Tony Orlando
BrainTrust

We need patience, as China and other countries have had the upper hand in trade with us for many many years, and no other leader had the guts to make a stand until now.

This is a high stakes game of chicken, and some sacrifice for a much better deal is needed, and I’m sure many of you will disagree. Trump is unlike anyone in my lifetime, and the economic turnaround has been very good so far. We have a businessman engaging with world leaders who cannot bully him, and he won’t cave in to the whims of our elitist entrenched leaders on both sides who want to contain and control the outcome, to maintain their own personal power.

I hope for our nation this gets worked out favorably, as years of abuse from China and others will not get fixed overnight. Have a great weekend everyone!

gordon arnold
Guest

The business of retail is to buy and sell product for a profit. This is necessary for survival and growth in any and all political climates. Previous retail leadership withstood the tumultuous challenges of political upheaval simply by enforcing an apolitical approach to the market.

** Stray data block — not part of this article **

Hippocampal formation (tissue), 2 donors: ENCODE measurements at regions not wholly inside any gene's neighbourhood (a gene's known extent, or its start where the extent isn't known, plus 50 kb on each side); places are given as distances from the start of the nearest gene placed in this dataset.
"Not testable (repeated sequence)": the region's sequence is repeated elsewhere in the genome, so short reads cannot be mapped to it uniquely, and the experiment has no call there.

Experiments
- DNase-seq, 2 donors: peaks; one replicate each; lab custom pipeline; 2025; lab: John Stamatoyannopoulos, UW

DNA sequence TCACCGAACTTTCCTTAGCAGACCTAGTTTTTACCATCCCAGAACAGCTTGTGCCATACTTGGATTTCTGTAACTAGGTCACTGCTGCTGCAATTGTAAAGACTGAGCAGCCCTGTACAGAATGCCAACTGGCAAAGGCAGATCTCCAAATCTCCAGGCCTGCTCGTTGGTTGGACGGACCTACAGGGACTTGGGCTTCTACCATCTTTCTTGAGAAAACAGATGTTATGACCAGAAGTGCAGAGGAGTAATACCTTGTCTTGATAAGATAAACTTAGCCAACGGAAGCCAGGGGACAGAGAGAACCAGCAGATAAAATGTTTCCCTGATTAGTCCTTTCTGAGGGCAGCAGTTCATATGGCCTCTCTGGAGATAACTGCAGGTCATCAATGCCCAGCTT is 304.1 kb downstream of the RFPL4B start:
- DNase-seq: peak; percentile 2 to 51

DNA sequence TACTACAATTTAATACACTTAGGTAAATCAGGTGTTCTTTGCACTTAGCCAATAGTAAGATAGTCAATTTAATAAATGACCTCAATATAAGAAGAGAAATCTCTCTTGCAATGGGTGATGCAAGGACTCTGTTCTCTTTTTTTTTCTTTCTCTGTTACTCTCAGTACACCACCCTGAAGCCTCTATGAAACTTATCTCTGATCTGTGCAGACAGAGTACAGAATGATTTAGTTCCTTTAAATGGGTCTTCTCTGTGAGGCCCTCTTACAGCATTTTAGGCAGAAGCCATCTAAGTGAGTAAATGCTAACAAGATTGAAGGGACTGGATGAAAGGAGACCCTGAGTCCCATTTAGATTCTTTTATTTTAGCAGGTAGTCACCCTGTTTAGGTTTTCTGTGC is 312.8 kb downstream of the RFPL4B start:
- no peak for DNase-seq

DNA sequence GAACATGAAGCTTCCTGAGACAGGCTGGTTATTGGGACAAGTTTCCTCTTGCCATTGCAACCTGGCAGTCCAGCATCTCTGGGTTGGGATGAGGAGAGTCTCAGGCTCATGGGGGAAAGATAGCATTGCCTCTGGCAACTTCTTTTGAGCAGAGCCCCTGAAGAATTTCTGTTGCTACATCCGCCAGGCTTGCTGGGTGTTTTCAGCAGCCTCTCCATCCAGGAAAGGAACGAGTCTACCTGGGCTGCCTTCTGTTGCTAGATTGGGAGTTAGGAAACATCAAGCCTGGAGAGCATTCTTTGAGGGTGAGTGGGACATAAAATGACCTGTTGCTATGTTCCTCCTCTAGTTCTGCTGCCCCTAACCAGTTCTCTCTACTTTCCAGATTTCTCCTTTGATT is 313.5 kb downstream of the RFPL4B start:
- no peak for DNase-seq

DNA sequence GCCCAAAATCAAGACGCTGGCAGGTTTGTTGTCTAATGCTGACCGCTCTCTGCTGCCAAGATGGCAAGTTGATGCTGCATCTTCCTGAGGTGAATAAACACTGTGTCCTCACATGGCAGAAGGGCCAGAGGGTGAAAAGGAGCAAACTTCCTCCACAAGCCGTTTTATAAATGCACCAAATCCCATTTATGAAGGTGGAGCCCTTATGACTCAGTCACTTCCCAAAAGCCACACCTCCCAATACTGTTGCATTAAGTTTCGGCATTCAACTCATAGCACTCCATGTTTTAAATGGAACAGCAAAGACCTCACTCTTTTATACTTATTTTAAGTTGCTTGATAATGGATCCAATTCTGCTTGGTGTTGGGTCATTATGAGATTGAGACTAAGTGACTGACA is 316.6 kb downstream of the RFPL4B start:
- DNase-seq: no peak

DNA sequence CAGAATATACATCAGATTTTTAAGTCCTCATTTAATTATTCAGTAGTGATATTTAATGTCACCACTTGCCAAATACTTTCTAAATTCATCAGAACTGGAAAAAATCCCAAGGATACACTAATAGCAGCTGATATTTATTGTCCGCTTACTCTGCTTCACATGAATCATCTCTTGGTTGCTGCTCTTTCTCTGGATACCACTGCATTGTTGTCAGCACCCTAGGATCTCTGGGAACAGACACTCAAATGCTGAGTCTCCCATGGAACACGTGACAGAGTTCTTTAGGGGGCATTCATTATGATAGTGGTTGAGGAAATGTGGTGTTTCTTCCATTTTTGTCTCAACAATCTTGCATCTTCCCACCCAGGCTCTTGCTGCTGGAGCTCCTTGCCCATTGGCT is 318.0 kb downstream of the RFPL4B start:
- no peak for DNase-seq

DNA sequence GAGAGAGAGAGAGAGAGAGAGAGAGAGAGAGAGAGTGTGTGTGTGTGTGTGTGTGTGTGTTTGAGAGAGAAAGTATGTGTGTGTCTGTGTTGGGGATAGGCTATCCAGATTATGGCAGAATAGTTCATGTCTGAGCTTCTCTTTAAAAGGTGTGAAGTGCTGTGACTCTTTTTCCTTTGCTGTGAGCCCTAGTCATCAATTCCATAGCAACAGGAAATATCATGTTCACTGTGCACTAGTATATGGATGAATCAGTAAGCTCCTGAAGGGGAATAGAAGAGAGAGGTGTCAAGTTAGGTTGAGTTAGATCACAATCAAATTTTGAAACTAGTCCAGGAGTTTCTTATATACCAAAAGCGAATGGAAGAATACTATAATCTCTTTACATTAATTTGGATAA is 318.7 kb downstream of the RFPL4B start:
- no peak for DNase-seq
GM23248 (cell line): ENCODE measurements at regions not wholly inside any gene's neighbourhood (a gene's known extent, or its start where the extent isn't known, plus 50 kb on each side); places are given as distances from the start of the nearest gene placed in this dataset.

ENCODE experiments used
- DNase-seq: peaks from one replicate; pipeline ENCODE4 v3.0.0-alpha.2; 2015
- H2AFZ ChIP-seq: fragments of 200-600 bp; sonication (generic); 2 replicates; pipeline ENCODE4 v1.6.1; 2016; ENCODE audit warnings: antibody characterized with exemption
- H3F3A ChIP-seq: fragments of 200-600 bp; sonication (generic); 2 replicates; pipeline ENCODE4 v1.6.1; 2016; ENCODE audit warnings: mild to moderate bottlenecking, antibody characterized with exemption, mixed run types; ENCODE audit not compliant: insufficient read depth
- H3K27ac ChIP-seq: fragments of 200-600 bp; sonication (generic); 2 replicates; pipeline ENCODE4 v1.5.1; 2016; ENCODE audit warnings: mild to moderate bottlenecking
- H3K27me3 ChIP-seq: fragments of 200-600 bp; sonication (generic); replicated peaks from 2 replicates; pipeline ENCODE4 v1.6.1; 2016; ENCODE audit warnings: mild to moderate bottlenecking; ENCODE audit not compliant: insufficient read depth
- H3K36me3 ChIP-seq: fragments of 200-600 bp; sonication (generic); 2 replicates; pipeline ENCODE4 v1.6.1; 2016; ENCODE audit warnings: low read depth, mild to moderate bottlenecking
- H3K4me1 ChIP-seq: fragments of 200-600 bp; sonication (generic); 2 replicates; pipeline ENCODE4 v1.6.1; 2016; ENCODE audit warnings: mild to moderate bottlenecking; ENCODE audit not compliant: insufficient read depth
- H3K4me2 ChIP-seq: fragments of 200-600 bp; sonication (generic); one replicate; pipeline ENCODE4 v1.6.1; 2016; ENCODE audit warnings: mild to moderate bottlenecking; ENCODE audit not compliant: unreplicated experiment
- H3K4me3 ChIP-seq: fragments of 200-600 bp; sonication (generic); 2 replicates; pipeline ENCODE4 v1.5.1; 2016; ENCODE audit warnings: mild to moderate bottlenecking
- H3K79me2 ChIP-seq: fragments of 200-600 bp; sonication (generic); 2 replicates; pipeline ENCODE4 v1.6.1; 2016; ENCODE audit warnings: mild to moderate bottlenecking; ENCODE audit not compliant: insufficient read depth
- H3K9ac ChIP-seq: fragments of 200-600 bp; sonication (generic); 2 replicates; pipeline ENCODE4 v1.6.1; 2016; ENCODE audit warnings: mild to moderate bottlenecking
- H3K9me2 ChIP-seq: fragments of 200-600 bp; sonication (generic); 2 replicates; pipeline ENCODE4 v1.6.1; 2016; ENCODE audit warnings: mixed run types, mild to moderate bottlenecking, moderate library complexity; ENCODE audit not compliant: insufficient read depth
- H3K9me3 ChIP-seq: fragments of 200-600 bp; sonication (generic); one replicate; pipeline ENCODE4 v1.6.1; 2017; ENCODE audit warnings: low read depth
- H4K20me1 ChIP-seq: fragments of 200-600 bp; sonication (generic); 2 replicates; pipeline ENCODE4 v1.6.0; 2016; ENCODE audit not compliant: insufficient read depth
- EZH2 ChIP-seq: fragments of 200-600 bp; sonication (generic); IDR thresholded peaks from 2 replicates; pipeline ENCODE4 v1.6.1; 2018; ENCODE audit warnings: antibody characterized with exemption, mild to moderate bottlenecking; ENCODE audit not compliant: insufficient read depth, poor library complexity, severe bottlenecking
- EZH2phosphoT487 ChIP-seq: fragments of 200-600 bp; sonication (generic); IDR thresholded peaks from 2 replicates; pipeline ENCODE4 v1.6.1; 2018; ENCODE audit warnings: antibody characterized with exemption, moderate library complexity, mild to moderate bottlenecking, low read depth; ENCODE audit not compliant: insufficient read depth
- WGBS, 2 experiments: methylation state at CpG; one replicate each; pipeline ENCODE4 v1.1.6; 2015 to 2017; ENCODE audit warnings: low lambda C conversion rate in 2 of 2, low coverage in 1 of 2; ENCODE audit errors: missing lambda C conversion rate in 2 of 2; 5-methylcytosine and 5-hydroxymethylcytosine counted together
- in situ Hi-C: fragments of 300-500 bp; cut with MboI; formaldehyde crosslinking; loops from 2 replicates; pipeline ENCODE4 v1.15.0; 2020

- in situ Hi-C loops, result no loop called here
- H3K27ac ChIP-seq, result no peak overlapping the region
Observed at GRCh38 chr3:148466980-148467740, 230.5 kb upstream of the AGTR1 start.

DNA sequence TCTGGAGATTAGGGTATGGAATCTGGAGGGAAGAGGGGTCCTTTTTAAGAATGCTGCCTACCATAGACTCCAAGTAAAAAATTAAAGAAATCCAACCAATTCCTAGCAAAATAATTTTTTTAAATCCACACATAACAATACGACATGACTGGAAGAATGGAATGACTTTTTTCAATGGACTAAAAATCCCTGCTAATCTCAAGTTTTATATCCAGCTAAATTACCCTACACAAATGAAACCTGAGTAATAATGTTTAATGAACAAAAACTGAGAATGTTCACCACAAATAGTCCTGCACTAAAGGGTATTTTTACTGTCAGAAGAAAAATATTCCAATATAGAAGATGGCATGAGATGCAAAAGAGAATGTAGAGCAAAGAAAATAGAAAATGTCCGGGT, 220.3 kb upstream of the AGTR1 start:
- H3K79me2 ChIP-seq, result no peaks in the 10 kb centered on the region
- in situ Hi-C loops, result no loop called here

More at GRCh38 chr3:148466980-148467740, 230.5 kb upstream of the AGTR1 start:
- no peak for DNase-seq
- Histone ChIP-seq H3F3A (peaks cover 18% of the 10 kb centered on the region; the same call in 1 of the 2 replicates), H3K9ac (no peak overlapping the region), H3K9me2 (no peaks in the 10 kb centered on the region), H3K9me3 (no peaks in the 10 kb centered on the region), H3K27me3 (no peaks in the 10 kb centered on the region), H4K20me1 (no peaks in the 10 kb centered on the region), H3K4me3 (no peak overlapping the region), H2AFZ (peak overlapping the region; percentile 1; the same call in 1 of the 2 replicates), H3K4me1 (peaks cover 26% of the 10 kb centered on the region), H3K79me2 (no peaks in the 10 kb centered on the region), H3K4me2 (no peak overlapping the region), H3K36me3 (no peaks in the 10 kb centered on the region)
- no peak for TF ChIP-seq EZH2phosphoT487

There are no political changes to the market that will cause the demise of retail. We are much more subject to the effects of product obsolescence, market rejection and the weather. Consumers simply consume at current market threshold price conditioning. Our stores and warehouses are packed with low price stuff that is a challenge to turn like never before. This is the issue we need to address no matter the prevailing political winds.

Let’s fix the problems we face instead of inventing new ones and predicting the future.

wpDiscuz
Braintrust
" Let’s hope that this doesn’t last too long."
"It is no surprise that the Retail Industry Leaders Association opposes the tariffs and predicts apocalypse. But that seldom happens in practice."
"Tariffs would be more effective as a protectionist measure for domestic industries if those industries actually existed. "